Blanket Coaching - The Underlying Issue with poor golf practice game design

Arick Zeigel
  • Author: Arick Zeigel
  • GLT Associate
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Stuart Morgan GLT
  • Author 2: Stuart Morgan
  • GLT European Partner
Jordan Spieth & Rickie Fowler playing golf

It’s great to see golf instruction putting forth the effort to better understand ways to improve how we train the game. Though we’re seeing more and more people getting away from the rake and hit mentality, we still have a long way to go as an industry. I follow a lot of the forum pages on Facebook, and am always curious to see what people are posting. 99.9% of the time it is usually something related to the golf swing.


Regardless, the main purpose of this blog is to help people further understand how to better enhance training-game designs, as well as some of the major pitfalls that we want you to avoid.


1. You’re dealing with people - not cogs in a system. Know your student.

Far too often we see people design a game with the wrong initial questions in mind. When coming up with a design, whether it be for an on-course performance game, or a short game constraint task at the practice facility, the first question usually asked by the coach is, “how can I make this look good,” or, “how do I want the game to function?” While the functions of a game are important, and optical design is fun, we want to again stress that you’re dealing with people, and design is relevant to the user.


So, really the first questions that need to be asked are:

  • What should this player feel?
  • What sort of experience should they have while in the game?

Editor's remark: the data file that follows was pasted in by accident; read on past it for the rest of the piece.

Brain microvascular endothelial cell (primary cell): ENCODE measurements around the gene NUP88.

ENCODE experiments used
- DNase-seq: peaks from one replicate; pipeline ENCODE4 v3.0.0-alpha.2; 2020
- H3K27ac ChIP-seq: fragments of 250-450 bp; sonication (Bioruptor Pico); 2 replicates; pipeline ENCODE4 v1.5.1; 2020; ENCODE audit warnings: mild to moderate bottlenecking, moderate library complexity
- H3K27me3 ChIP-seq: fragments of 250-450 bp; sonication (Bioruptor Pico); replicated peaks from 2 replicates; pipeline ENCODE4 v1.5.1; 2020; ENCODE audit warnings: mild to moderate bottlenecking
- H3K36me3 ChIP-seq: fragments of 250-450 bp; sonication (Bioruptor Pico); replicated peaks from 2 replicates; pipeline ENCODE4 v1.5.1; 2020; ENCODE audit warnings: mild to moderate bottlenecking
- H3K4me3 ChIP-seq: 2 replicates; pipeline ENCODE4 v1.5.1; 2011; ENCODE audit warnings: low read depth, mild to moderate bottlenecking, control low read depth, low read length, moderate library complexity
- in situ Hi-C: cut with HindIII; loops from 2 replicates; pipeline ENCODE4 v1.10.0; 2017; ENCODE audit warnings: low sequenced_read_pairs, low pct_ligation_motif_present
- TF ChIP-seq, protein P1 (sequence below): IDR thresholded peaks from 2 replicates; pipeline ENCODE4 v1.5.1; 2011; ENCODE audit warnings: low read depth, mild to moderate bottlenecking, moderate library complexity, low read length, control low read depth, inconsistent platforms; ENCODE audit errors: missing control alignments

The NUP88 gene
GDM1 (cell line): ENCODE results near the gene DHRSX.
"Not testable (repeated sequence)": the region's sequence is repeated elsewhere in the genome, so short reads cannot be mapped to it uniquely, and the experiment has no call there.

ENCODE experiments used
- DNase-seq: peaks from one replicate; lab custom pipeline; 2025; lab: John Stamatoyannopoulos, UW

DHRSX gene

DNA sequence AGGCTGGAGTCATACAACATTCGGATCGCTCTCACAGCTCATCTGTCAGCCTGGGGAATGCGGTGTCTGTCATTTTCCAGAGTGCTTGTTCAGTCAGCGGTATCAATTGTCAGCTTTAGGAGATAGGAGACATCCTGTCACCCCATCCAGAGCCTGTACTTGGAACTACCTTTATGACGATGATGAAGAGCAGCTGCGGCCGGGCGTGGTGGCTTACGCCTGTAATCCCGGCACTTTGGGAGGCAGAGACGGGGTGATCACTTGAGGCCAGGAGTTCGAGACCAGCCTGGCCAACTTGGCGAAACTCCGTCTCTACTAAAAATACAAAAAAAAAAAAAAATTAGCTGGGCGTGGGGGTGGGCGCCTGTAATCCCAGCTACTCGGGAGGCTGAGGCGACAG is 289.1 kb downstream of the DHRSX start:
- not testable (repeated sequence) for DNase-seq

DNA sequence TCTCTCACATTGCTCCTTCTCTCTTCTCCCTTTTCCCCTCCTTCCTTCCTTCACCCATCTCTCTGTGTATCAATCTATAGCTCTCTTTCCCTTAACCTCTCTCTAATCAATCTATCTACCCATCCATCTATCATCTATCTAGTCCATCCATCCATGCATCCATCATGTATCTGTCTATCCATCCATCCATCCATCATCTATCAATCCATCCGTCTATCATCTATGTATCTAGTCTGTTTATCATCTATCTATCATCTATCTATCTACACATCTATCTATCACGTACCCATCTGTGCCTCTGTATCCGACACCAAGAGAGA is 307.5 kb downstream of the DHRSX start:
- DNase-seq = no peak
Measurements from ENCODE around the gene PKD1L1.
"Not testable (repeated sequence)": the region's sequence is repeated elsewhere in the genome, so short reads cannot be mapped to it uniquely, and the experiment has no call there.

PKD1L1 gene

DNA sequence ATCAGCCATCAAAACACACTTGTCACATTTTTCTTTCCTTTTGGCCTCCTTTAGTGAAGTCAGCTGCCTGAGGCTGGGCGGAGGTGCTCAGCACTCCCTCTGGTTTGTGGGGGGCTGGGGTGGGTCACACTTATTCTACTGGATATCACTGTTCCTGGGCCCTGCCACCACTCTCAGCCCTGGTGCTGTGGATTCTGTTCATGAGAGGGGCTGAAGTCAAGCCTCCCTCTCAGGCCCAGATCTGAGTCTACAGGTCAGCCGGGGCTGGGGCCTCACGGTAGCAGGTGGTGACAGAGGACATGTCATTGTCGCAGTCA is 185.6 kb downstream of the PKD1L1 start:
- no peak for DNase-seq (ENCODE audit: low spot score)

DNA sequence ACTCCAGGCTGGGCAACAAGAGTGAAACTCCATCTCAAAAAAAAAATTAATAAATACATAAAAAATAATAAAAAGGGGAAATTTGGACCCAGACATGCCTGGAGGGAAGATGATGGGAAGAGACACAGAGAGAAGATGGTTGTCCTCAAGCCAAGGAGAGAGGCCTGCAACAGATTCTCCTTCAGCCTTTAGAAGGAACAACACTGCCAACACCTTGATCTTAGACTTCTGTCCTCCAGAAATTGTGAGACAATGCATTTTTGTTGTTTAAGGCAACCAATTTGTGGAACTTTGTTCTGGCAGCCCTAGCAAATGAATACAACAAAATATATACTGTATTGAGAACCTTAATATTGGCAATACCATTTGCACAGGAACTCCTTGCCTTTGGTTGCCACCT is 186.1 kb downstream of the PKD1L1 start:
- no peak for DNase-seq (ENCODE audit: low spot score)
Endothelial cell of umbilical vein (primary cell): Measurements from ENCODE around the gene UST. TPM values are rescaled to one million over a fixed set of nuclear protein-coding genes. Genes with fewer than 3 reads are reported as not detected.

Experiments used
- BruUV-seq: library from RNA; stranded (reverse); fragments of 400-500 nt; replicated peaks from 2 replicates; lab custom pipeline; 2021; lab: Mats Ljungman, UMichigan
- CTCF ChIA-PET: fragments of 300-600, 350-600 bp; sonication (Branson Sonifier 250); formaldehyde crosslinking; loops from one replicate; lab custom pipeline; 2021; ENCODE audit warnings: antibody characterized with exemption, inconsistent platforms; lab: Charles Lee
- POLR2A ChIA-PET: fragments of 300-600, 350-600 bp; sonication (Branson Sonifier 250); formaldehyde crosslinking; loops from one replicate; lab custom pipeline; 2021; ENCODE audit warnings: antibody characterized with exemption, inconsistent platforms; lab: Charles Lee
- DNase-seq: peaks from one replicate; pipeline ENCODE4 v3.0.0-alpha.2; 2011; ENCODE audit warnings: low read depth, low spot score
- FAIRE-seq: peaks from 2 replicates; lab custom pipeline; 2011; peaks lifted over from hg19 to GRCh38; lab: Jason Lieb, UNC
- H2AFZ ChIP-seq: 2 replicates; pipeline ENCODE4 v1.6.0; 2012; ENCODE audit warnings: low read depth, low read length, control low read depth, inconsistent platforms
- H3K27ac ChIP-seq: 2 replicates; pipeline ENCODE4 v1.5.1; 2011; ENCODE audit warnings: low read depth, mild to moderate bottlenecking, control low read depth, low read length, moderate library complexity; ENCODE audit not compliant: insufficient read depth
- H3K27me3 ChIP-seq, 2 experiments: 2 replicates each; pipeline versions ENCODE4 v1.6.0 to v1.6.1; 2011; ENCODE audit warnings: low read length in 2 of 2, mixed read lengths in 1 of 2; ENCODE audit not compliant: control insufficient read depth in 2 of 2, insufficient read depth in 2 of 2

• Should they feel pressure, feel anxious, or should it be an implicit learning experience through the 'Teaching Games for Understanding (TGFU) framework?


In the research of PCDE's , by Dave Collins and Aine MacNamara, you can train these behaviors and tell the students that “this is what you are going to train today because x, y, and z.” In doing so, the student will have a clear understanding of the goal. This helps them to explicitly understand, which then enables them to implicitly learn. In one set up, you can give the students what they need individually, based on the level of the task. This becomes bigger than golf by helping young golfers develop the qualities to deal with whatever comes their way in the future, whether that be within golf or outside of it.


As a coach, you have to put the focus on the student’s needs, and only once those have been answered can you truly start the design. This is the difference between human focused design & function focused design. Human focused design takes into consideration a person’s motivational factors within the system, rather than optimizing for pure functional efficiency (Yu-Kai chou, Actionable Gamification.) The biggest underlying issue with poor game design is the fact that the coach doesn’t take into account the person they’re designing the game for.